Session B42: Focus Session: BioChip Physics-Detection and Transport

11:15 AM–2:15 PM, Monday, February 27, 2012
Room: 156C

Sponsoring Units: DBIO DFD
Chair: David Nolte, Purdue University and Peter Kiesel, Palo Alto Research Center

Abstract ID: BAPS.2012.MAR.B42.13

Abstract: B42.00013 : Paper Inside? - New Thinking for Biochip and Other Applications

2:03 PM–2:15 PM

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Author:

  Andrew Steckl
    (University of Cincinnati)

The drive to improve the performance and reduce the cost of electronic, photonic and fluidic devices is starting to focus on the use of materials that are exotic for these applications but actually readily available in other fields. In this talk the use of paper in biochip and other applications will be reviewed. Paper is a very attractive material for many device applications: very low cost, available in almost any size, versatile surface finishes, portable and flexible. From an environmental point of view, paper is a renewable resource and is readily disposable (incineration, biodegradable). Applications of paper-based electronics currently being considered or investigated include biochips, sensors, communication circuits, batteries, smart packaging, displays. The potential advantages of paper-based devices are in many cases very compelling. For example, biochips fabricated on paper can use the capillary properties of paper to operate without the need of external power sources, greatly simplifying the design and reducing the cost. For e-reader devices, in addition to flexibility, the ideal solution for providing the look-and-feel of ink on paper is to have \textit{e-paper on paper}.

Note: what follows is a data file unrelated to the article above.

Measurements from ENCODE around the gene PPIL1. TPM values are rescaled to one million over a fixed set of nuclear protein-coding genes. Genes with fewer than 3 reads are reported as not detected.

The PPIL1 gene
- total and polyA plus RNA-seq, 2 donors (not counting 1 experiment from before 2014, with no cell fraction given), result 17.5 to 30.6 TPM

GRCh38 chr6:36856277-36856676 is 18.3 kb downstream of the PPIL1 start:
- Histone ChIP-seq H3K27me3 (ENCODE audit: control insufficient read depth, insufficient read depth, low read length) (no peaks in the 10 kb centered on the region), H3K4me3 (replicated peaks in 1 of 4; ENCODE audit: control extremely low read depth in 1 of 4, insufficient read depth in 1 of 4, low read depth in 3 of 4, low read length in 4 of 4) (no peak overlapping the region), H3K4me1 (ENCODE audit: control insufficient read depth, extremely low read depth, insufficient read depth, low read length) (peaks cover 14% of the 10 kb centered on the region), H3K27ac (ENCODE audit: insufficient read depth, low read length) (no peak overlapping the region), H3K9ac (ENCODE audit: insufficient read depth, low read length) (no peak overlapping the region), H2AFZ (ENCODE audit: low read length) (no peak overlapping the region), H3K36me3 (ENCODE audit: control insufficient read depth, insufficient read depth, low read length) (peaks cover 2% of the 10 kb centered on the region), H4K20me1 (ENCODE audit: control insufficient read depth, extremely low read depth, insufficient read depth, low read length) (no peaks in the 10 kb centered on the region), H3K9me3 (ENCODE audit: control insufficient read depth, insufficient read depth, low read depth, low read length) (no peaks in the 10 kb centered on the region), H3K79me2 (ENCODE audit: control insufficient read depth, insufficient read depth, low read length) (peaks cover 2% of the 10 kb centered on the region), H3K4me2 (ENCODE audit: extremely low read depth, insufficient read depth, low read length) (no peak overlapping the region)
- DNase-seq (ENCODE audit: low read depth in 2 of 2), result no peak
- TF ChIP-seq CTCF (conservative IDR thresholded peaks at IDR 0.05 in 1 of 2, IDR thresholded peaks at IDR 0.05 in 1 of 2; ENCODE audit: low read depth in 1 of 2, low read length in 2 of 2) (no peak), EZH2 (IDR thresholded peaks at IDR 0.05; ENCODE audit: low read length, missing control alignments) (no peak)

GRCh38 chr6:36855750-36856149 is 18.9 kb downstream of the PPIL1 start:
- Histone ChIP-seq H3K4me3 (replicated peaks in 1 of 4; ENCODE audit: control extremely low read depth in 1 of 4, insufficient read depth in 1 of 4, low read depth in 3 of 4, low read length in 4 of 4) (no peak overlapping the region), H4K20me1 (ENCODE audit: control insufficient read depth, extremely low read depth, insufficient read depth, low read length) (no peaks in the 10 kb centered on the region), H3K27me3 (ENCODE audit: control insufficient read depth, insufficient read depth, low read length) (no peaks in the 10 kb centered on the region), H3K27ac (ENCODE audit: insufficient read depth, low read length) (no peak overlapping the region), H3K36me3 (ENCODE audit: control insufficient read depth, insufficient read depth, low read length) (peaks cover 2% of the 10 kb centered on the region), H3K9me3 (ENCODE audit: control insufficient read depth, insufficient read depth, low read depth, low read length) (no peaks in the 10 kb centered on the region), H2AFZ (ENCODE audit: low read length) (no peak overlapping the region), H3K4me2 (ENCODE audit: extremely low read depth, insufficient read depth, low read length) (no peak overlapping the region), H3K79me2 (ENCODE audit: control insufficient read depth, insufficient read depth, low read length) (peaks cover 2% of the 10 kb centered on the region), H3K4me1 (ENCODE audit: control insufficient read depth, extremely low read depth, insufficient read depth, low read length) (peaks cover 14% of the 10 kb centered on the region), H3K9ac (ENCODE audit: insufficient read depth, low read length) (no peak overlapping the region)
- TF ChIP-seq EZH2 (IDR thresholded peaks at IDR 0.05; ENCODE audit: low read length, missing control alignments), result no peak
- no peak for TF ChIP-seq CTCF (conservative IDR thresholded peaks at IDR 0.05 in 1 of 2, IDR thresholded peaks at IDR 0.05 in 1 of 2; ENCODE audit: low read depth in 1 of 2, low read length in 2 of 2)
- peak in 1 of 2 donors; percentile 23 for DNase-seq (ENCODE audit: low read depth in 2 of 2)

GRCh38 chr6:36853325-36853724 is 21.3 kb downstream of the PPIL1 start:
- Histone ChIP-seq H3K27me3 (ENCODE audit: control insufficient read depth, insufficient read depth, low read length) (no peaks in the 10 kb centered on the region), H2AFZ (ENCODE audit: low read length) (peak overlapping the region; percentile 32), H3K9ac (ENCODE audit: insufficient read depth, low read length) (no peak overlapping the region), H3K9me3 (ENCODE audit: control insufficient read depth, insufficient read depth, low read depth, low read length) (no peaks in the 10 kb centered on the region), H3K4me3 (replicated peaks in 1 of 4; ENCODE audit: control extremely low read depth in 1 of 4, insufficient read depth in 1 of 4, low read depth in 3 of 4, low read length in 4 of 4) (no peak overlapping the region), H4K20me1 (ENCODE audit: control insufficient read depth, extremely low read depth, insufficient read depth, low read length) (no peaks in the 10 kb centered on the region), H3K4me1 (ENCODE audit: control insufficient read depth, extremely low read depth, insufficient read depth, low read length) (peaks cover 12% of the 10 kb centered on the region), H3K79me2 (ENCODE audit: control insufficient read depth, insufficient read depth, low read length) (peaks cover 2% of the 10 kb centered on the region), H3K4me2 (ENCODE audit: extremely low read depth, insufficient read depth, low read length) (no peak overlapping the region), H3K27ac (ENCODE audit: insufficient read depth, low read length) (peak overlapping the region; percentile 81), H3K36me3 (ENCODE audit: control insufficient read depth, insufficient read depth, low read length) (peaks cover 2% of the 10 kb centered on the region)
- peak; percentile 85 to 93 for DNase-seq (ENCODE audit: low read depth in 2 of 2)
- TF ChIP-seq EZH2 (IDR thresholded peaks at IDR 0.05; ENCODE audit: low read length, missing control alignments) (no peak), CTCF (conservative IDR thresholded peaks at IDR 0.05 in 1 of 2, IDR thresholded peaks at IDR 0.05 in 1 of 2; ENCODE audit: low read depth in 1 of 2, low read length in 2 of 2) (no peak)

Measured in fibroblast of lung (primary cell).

To cite this abstract, use the following reference: http://meetings.aps.org/link/BAPS.2012.MAR.B42.13